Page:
Suppose you have 10,000 supporters with 100 volunteers to contact them. If 5,000 of them vote early, you have 50 voters per volunteer on election day as opposed to 100. It makes it that much easier to get the remaining voters to the polls and increases your turnout rate – which really is the goal.

    Every field organizer and state campaign manager has an exact number of voting supporters that the campaign thinks they need to win. The more supporters you get to vote early, the easier it will be to hit your number on election day. Having your supporters avoid long lines helps increase your numbers, but even in precincts where there aren’t long lines we still want our supporters to vote early.

  • Al

    PPP released a poll of WV just last night, in which they found that Obama was up by just one point in early voting there. It seems that lots of WV Democrats are voting for McCain.

  • Sam Wang

    Al – In addition to your point, it’s also worth noting that this result differs drastically from polls showing McCain leading by 10% among likely voters. This is consistent with the idea that Obama voters are more mobilized by the campaign and/or more enthusiastic.

    Michael is probably correct that exit pollsters are sufficiently good at their craft to avoid a rookie error!

  • Evans

    About the get out the early vote Obama strategy: that’s not the important part. The important part is that, using the same system, the Obama team plans to make a drastic number of reminder calls on election day. Estimates are that they will be able to call nearly 2% of the electorate on Nov. 4. Excluding voters in the big blue states, which won’t be the focus, and assuming they call only dems and independents, I’d estimate that 10-20% of Obama voters who did not vote early or absentee will receive a reminder call from a volunteer on election day.

    That’s why I’m predicting the polls will be off by 2-3% in every state, leading dems to 62 senate seats and Obama to 390+ EV. Enthusiasm is a big deal this year.

  • DFS

    I know you don’t focus on individual polls, but Politico/Insider Advantage has a poll out showing Missouri as a dead heat, with Obama getting 65% of the African-American vote. Clearly that can’t be correct….

  • Mark


    Prof. Wang has shown that aggregating polls will minimize the effects of outliers and lead to greater accuracy.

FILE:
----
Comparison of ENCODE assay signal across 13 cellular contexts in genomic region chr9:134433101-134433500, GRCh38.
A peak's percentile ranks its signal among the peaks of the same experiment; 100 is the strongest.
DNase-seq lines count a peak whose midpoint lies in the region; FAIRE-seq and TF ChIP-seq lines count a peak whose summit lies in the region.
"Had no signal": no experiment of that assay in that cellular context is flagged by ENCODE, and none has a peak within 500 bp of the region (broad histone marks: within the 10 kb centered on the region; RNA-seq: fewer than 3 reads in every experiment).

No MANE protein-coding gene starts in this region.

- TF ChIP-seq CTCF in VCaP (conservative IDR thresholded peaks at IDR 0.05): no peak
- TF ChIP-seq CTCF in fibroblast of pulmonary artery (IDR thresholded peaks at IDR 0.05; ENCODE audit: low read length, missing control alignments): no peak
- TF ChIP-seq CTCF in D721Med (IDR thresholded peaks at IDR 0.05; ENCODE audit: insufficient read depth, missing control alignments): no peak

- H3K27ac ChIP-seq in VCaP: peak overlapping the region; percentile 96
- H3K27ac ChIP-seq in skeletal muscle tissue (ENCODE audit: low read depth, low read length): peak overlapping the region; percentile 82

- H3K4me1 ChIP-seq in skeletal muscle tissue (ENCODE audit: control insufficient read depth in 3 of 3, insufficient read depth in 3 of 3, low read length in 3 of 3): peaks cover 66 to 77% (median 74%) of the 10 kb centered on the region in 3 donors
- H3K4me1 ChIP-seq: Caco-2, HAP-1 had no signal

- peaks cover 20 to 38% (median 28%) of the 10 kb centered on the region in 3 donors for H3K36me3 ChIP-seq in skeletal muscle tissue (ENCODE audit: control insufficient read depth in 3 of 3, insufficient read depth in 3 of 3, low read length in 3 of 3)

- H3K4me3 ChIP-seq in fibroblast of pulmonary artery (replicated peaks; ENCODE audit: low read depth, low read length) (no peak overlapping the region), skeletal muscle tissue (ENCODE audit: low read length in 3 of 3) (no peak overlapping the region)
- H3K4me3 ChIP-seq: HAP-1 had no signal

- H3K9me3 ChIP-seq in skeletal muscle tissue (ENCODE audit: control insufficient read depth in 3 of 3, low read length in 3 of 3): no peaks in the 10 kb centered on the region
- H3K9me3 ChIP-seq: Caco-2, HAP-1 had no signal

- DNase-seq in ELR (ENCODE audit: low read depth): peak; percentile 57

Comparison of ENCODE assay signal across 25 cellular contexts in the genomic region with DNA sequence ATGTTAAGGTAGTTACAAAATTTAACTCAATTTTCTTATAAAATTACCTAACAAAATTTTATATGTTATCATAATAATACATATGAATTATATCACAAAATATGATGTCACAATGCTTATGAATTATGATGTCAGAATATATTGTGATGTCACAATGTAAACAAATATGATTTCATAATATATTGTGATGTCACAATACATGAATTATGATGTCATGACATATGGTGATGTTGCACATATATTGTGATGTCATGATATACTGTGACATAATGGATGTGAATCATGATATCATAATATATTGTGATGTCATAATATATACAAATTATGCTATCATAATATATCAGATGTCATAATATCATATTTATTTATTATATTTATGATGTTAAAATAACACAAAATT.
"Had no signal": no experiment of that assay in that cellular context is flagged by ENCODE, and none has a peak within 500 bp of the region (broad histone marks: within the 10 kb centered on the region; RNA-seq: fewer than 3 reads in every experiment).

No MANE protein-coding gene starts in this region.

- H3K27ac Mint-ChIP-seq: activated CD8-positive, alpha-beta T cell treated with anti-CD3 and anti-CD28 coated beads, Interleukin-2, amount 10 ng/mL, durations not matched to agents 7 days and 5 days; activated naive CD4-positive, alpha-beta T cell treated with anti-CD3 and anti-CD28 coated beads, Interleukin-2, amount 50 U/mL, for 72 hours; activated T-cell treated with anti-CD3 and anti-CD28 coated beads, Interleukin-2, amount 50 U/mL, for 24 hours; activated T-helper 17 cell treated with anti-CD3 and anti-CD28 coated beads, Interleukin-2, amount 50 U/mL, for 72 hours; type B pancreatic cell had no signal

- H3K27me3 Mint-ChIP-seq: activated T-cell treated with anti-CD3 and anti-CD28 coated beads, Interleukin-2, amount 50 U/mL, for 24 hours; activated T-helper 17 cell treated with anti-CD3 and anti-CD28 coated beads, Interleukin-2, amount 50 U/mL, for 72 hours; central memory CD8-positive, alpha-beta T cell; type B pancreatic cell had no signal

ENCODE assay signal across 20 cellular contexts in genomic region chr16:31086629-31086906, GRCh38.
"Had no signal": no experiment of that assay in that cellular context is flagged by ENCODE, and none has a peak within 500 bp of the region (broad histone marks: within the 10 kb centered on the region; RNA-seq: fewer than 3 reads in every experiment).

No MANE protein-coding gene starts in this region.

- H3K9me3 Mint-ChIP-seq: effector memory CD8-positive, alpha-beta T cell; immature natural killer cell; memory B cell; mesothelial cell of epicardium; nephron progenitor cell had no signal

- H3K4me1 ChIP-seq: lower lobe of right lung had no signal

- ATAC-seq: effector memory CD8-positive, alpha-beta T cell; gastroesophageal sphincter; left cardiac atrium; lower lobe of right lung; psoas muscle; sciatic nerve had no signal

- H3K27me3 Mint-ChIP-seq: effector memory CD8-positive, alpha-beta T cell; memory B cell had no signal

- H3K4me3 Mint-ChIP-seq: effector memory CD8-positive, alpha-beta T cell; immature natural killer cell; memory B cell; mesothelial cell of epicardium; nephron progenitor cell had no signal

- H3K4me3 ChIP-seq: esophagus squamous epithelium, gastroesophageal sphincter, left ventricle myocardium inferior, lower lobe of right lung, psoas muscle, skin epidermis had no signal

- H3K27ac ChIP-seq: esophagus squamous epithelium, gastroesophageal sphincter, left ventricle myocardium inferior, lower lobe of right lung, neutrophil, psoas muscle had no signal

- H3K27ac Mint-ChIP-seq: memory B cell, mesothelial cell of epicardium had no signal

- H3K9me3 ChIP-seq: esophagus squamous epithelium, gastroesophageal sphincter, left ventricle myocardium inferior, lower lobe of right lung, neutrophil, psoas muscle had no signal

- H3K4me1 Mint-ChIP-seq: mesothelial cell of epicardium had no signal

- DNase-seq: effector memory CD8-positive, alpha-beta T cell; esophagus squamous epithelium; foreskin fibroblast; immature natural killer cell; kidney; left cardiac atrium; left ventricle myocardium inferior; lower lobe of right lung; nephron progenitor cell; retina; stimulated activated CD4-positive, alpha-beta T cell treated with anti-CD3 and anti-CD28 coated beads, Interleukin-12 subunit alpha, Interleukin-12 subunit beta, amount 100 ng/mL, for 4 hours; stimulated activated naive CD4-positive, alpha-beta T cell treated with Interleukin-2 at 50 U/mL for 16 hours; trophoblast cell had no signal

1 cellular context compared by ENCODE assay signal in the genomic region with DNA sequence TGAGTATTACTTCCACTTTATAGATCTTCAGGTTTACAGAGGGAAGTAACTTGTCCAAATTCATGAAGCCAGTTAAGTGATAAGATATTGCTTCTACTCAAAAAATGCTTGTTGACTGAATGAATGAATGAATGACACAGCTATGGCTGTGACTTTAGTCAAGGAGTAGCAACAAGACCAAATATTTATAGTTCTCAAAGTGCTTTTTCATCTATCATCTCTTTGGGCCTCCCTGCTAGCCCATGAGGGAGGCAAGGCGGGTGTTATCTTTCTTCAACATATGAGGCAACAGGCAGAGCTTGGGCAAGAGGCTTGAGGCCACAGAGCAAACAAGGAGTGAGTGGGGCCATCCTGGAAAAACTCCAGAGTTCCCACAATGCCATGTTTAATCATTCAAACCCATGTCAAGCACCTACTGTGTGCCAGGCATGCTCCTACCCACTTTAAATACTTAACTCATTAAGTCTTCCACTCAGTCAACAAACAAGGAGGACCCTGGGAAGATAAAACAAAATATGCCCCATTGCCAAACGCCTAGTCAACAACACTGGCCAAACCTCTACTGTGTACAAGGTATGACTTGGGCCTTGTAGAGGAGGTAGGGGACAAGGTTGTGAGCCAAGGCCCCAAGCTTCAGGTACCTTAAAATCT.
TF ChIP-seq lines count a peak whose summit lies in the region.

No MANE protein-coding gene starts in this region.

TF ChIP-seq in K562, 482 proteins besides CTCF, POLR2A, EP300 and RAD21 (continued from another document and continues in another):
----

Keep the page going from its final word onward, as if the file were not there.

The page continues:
Looking at subgroups from a single poll has the opposite effect. The margin of error may be an order of magnitude higher on small subgroups from a single poll. A notorious example of this is a recent IBD poll showing McCain beating Obama 75-25 among under 30 year old voters. Nate Silver explains the problem here:

    So I wouldn’t make much of the percentages on AA vote in a single MO poll. The poll you mention had 814 LV and MOE of about 3.5%. We don’t know how many AA voters were in the sample, but AA% in Missouri is about 12%. So you really can’t draw any significant conclusions from a sample of less than 100 people.

    Personally, I am ignoring the individual polls at this point and just looking at Prof. Wang’s aggregated numbers. I believe they are much more accurate than any individual poll.

  • Steko

    MoE for small subgroups can approach 20%. I think Sam has also said that observed MoE has been about 1.4 times larger then the states MoE.

  • Mark

    Sorry I wrote accuracy when I meant precision. A poll with a very large MOE may technically be accurate as the truth is within the MOE, but such a poll is meaningless.

    We won’t know how accurate the final polls are until we get the election results.

  • John B.

    Early voting seems to be just coming into its own…here’s a somewhat humorous take on it:

  • Michael

    And as luck would have it, Mark Blumenthal addresses this issue over at pollster today:

  • Eddie

    I know (I think I know) you don’t feel that the polls are being disrupted very much, but I’ll throw this out there for fun:
    I’m thinking that if Obama’s heritage and coolness is disrupting the polling data in ways that other folks talk about as possibilities, then maybe he would lose all of the eastern swing-states plus PA, but then win GA, and the election with 272 ev.

  • Andre Washington

    Early voting from the Black perspective involves not wanting your vote to be not counted. It is a matter of political survival. Vote suppression is alive and well in the GOP. In fact it is the norm. Do you ever hear of the republicans questioning the veracity of votes in lily-white suburban precincts. If you have please post that instance so that I might be corrected.

  • Liberal Chris

    David – you are unfortunately vastly underestimating the degree to which white southern voters vote republican. I believe Kerry got 26% of the white vote in Georgia and maybe 17% of the white vote in Mississippi. This is why the Republicans usually crush the Democrats even in southern states with very large black populations. I mean Kerry got something like 90% of the black vote, didn’t he?

    That said, if black turnout ends up above 30% of the total voters in Georgia, I think Obama has a shot. Then we’re talking that Obama needs only about 30% of the white vote, which would be tough but doable.